The artistic director of the city-wide exhibition explains why the art takes the lead after sponsorship row
By Gareth Harris. Web only
Published online: 26 March 2014
Yael Bartana, Inferno (production still), 2013. Photo: Fabio Braga, courtesy the artist; Petzel Gallery, New York; Annet Gelink Gallery, Amsterdam; and Sommer Contemporary Art, Tel Aviv
The artistic director of the Sydney Biennale (“You Imagine What You Desire”, until 9 June), says that the recent controversy over sponsorship of the 19th edition of the city-wide exhibition has made the art on show “central to the debate—and that’s exactly as it should be”.
“At the Berlin Biennial [in 2012], art was in deference to the politics. There was not really anything left for people to grapple with,” says Juliana Engberg, the artistic director of the Australian Centre for Contemporary Art in Melbourne, who has organised the biennial exhibition.
She has selected works by 92 artists, including Douglas Gordon, Mircea Cantor, Ulla von Brandenburg, Emily Wardill and Nathan Coley, which are displayed across five venues including the Museum of Contemporary Art Australia and the Carriageworks centre. “Art is front and centre here, art is the leader. This will be a historical biennale because there is a shift of temperament that has come into the picture.”
That shift was prompted by a row involving a key corporate sponsor of the biennial, Transfield Services, which provides services for the Australian government’s controversial immigration detention centres. An artists’ boycott of the biennial was called off after the chairman of its board, who is a director of Transfield, Luca Belgiorno-Nettis.
Two artists, Gabrielle de Vietri and Charlie Sofo, did end up pulling out of the exhibition. “If people felt that they really had to withdraw, I wanted to make that a decision that they could cope with. I never wanted an ‘us and them’ situation,” Engberg says.
The controversy escalated when the arts minister, George Brandis, waded into the dispute, and threatened to pull funding for the biennial after it severed ties with Transfield Services. The move seriously undermines the arm’s-length principle of government funding for the arts, says Engberg, who also strikes a note of caution. “Art is always going to find itself in this financial conundrum because of high production values and the sheer dimensions of events such as this,” she says.
In the wake of the row, people are keener than ever to experience extra-sensory and extraordinary works, says Engberg. “I’ve made a more robust and more visually stimulating biennale. I hope I’ve made a hyper-visual and hyper-sensory biennale. Art does not have to be an empty spectacle. And part of its tactic is to entertain and to activate,” she says.
Her ambitious and spectacular selection of works for Cockatoo Island, a former prison and shipbuilding yard in Sydney Harbour, exemplifies this approach. Several pieces on display at this impressive and evocative site are overwhelming, such as Eva Koch’s gargantuan video installation, I Am The River, 2012, which depicts a cascading waterfall. The piece, surrounded by obsolete industrial machinery, dominates the island’s vast Turbine Hall.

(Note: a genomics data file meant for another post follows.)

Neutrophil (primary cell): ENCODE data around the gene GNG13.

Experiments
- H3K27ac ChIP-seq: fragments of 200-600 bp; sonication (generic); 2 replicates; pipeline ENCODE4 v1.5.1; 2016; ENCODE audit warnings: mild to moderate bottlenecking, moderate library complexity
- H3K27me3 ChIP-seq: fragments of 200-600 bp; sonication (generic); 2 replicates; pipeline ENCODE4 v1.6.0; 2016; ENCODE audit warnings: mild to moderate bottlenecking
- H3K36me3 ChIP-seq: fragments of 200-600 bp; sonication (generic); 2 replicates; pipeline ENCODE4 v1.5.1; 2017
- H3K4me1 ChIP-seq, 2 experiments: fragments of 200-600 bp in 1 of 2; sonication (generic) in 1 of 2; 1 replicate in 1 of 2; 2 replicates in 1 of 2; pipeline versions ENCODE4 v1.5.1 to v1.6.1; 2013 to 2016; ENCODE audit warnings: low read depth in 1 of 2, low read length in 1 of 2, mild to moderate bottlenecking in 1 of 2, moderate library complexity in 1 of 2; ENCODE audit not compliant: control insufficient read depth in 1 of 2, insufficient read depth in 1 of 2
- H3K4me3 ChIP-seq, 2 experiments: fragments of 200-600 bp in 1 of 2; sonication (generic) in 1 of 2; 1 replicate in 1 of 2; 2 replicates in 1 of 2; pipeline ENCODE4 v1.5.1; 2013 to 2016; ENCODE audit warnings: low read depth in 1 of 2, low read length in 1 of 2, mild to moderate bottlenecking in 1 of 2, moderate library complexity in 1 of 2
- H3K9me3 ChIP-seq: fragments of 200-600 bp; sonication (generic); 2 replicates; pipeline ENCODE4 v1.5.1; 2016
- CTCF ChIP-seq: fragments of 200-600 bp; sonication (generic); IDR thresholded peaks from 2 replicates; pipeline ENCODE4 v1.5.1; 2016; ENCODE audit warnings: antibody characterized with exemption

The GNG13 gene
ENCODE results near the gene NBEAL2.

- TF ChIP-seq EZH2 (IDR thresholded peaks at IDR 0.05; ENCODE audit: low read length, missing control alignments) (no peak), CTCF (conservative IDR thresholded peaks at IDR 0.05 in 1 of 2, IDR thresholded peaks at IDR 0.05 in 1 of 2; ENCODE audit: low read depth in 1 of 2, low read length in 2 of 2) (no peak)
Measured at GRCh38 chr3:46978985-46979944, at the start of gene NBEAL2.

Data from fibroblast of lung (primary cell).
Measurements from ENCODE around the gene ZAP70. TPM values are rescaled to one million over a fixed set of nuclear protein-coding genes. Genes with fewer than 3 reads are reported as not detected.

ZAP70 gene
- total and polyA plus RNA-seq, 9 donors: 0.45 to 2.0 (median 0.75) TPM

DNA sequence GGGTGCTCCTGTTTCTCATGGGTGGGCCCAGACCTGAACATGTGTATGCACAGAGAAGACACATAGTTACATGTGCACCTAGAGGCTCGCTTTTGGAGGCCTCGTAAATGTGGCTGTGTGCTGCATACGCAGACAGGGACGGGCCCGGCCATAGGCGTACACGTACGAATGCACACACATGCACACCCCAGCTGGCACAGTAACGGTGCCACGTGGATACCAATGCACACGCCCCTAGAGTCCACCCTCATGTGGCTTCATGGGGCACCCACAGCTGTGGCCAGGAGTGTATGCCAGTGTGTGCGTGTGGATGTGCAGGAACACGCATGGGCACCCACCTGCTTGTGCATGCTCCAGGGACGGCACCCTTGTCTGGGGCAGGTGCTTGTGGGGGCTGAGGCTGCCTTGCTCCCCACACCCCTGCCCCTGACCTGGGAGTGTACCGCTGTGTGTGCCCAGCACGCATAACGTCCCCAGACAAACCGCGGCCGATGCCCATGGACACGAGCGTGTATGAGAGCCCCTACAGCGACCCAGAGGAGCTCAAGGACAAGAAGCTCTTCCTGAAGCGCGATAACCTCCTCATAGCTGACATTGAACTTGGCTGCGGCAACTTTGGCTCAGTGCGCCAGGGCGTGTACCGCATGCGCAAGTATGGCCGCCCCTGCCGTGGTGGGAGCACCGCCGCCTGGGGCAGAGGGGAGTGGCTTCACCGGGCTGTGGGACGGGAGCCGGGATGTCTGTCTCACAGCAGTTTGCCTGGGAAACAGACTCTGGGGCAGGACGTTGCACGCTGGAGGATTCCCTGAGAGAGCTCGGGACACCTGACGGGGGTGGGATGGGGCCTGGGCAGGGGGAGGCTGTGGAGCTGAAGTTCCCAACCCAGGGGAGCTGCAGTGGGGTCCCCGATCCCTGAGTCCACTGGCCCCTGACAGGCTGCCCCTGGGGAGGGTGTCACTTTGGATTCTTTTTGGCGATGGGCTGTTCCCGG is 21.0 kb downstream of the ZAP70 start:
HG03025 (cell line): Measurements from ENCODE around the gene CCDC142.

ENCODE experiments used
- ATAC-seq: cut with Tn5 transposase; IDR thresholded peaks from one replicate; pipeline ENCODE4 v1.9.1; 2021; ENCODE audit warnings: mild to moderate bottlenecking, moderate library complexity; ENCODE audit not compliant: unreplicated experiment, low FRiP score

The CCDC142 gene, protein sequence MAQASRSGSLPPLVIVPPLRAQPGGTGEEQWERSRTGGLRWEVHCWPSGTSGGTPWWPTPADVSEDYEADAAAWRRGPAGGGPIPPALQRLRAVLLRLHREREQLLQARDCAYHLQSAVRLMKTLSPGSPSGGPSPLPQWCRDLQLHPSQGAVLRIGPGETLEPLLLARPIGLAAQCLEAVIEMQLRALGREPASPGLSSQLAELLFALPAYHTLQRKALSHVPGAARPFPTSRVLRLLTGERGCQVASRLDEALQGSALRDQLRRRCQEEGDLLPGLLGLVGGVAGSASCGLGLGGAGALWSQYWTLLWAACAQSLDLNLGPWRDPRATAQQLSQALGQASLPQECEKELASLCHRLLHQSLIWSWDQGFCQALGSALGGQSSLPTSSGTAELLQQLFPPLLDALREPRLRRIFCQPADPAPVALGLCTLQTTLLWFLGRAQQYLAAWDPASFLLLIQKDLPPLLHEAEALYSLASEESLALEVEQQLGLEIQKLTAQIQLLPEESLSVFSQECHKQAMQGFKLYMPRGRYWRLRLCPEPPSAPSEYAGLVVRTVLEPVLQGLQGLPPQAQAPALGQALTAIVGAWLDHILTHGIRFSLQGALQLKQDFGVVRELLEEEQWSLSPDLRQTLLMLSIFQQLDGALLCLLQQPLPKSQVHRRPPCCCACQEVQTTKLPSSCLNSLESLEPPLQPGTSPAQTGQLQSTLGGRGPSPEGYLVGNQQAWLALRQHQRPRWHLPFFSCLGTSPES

“The scale [of the island] is huge; you need to work to and with that scale in some instances or it will dwarf everything,” Engberg says. In contrast, Callum Morton’s ghost-train inspired installation,The Other Side, 2014, whereby visitors are transported through the island’s Dog-Leg Tunnel, is underwhelming.
Other highlights on Cockatoo Island include a sinister scaled-down Danish village developed by the artist duo Randi and Katrine, and a rousing portrayal of destruction, hellfire and bloodshed in the video Inferno, 2013, by the Israeli artist Yael Bartana. The co-funders of the latter include the Pérez Art Museum Miami, the Sydney Biennale, the Israeli Centre for Digital Art in Holon and New York’s Petzel Gallery.
Engberg’s art-for-art’s-sake ethos is proving popular, with large numbers visiting the Biennale exhibition at the Museum of Contemporary Art Australia during the opening weekend. Works by Roni Horn, Pipilotti Rist, TV Moore and Douglas Gordon proved popular, and divided opinion, while the Belgian artist David Claerbout’s The Quiet Shore, 2011, a 36-minute black-and-white film capturing the personalities and places in a coastal resort in Brittany, was a biennale talking point.
“I think a conceptual project can co-exist with something that is also very vivid and material, and more narrative-based than abstract. Conceptual does not have to be vague,” says Engberg. The biennial’s open thesis, “allowed Engberg to work freely, not imposing a strict theme or concept on to the exhibition. As a result, it is an engaging show that speaks in a direct way to a large-scale audience,” says Bjorn Geldhof, the deputy artistic director of the Pinchuk Art Centre in Kiev, who was in Australia for the opening.
At Carriageworks, there are some striking and unsettling video works, including Henry Coombes’s I am the Architect, This is not Happening, This is Unacceptable, 2012, and A Village by the Sea, 2011, by the Austrian artist Mathias Poledna. In a coup for the biennale, the UK artist Tacita Dean will present her first live performance work at the space, Event for a Stage, 2014 (1-4 May)